Catholic Education Service thanks government for adding extra school protections to Levelling-up Bill

The Catholic Education Service has given its support to an important amendment to the government’s Levelling-up and Regeneration Bill.

The Bill, which is currently making its way through the Committee stage in the House of Lords, is a complex piece of legislation that has been created by the government in response to a wide range of issues affecting the running of local democracy. Areas under review  include town and country planning, community infrastructure plans, environmental and heritage concerns, compulsory land purchase and minor local bylaws.

Sponsored by Conservative peers Michael Gove and Baroness Scott of Bybrook, the Bill has passed its required three readings in the House of Commons, as well as its first two readings in the House of Lords. Once considerations and amendments have been made and accepted in the current committee stage, the Bill will get a third reading in the Lords, before moving on to Royal Assent, and into UK law.

Speaking in the Lords last night, Baroness Scott made reference to amendment Clause 467F of the new Bill, which she said: “addresses a concern of schools that occupy premises held on special trusts for the purposes of those schools.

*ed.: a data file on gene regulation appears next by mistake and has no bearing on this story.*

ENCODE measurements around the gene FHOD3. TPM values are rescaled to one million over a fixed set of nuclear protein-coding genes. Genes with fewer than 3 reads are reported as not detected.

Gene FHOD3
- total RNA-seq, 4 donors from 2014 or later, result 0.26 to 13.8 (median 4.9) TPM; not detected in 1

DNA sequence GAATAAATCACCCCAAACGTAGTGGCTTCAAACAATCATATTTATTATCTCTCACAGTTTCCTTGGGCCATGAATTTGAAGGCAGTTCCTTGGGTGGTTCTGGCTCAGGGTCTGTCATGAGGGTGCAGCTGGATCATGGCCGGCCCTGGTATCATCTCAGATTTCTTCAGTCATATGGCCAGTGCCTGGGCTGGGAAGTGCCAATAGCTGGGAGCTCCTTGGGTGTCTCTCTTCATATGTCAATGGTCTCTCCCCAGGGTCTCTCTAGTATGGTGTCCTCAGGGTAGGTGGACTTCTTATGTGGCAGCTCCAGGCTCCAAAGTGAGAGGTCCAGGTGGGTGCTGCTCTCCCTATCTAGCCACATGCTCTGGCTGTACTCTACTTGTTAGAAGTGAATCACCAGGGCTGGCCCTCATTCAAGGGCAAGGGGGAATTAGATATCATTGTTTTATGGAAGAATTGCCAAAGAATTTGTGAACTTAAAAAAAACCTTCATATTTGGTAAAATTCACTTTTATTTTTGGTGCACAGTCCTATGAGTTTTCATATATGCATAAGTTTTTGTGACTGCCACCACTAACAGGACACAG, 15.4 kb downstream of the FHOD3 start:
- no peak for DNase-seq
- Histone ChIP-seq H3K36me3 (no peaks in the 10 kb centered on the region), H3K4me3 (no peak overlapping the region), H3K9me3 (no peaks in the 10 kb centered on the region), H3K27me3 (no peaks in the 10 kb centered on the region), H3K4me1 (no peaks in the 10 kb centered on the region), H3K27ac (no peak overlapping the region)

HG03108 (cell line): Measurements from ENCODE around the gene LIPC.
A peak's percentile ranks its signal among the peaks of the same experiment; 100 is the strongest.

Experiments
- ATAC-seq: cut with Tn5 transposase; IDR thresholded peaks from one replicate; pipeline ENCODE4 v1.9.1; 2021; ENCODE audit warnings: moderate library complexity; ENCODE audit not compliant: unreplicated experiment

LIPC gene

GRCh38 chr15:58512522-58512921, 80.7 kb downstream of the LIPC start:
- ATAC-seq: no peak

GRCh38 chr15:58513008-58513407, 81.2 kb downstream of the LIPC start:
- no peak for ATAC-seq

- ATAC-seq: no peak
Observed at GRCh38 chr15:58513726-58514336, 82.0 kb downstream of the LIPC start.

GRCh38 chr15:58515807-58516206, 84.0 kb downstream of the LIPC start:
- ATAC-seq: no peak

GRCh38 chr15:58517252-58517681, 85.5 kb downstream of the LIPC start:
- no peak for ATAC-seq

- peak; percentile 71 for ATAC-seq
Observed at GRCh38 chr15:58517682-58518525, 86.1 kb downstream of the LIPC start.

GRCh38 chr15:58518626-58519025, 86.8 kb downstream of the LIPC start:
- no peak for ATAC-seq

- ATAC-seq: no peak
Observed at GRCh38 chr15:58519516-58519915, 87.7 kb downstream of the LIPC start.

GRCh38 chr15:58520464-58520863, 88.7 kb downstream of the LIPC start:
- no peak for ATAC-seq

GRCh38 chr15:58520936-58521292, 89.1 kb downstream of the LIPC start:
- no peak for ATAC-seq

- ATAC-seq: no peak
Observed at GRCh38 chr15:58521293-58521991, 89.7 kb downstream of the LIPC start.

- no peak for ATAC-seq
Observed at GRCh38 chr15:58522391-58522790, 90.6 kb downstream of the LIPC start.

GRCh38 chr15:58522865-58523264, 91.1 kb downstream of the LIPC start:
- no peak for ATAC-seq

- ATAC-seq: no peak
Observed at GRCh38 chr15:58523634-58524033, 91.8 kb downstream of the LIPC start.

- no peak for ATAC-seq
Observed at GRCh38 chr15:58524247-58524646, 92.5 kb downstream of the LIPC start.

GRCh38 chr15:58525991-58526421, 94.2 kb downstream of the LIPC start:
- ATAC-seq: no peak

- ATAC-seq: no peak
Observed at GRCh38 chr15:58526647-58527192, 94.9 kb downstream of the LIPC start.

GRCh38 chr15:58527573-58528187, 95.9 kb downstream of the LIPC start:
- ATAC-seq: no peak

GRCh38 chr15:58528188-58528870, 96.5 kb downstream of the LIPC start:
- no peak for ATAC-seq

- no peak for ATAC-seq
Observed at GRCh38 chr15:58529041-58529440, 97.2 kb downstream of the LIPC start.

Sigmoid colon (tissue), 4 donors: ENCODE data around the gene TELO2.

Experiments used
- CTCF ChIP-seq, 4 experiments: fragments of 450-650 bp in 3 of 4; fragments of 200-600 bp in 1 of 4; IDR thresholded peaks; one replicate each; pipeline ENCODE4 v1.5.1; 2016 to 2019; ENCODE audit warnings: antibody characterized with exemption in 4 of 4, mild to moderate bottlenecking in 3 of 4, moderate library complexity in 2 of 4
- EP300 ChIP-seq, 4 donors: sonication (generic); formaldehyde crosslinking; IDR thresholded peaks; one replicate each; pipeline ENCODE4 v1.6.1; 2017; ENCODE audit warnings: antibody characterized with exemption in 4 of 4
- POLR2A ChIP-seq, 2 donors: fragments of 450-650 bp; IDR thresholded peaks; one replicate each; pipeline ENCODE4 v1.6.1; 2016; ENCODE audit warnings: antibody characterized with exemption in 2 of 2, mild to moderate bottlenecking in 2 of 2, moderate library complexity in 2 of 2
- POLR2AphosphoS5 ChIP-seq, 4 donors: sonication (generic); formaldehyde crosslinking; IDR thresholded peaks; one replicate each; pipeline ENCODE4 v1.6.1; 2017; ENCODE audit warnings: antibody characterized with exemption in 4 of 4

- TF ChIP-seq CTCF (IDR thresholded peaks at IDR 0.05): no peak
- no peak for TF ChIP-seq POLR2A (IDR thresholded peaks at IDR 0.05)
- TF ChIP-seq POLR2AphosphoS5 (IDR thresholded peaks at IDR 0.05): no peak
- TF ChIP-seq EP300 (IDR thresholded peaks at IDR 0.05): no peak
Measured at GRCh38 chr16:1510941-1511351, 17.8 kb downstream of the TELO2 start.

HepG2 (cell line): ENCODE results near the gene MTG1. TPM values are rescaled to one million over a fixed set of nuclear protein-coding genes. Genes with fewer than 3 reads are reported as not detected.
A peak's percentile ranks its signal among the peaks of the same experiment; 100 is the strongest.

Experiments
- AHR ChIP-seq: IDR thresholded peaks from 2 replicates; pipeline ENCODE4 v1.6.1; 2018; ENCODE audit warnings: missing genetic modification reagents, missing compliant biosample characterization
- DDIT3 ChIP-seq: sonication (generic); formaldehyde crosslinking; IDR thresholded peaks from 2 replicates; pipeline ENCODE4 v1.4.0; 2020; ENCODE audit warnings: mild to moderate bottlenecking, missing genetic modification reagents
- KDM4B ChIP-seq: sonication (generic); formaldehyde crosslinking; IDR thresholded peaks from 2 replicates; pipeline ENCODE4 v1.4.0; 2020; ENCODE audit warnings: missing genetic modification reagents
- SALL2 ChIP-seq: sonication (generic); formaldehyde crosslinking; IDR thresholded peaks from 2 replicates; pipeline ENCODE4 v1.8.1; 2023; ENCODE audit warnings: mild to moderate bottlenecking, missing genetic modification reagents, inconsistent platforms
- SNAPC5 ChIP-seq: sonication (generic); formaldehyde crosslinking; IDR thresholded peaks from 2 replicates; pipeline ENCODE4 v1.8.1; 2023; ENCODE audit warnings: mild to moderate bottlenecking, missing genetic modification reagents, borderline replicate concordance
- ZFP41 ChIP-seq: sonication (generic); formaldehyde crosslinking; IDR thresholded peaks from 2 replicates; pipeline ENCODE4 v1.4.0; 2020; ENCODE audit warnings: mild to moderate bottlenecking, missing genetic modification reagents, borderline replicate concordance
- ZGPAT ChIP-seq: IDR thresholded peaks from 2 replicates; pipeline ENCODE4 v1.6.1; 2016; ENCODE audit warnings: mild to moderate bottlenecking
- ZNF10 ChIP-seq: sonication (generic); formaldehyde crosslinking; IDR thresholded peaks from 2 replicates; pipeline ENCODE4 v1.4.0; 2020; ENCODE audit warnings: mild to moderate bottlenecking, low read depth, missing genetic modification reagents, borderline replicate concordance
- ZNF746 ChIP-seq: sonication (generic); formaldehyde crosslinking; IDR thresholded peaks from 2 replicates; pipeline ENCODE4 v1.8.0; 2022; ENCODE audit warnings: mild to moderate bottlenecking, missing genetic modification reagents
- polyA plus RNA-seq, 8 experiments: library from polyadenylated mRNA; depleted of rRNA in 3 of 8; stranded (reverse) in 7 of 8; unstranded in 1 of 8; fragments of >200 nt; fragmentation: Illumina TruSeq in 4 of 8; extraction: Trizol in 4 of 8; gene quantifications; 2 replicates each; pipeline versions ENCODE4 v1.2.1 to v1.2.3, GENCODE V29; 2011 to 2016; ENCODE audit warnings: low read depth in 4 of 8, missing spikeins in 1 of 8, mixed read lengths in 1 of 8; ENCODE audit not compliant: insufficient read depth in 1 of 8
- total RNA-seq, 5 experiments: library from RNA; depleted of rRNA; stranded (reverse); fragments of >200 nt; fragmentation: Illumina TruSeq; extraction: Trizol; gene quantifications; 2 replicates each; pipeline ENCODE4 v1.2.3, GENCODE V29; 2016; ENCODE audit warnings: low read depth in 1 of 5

“Local authorities have a discretionary power to provide premises for academies, but there is currently no requirement to transfer the land, as exists for maintained schools.

“Instead, the local authority tends to offer the academy trust company a lease. If trustees hold particular premises specifically for a school and the school moves to other premises, they cannot carry out the purpose of their charity if nothing else is done, as their premises end up without a school.”

This situation has been of particular concern to Catholic schools, many of which are now academy trusts and as such do not currently have the same land protection as maintained schools.

“The new clause ensures more consistent treatment across the system, where the local authority must transfer the new premises it is providing to the charitable school trustees” said Baroness Scott.

“In exchange, the trustees must pay the local authority the proceeds of sale from the existing premises—or, if the local authority agrees, the trustees can simply transfer the existing premises to it.”

Clause 467F was passed last night, which is good news for Catholic academies.

 “This amendment ensures the same legislative protections for Church academies as exist for maintained schools, and is a welcome measure to safeguard the charitable purpose of school land,” said Paul Barber, Director of the Catholic Education Service.

 “The Catholic Church is the biggest provider of secondary education and second largest provider of primary schools, with nearly 850,000 pupils.

“With thanks to the Government this legislation will help ensure the Church’s mission in education is protected as schools move toward a multi-academy trust model.”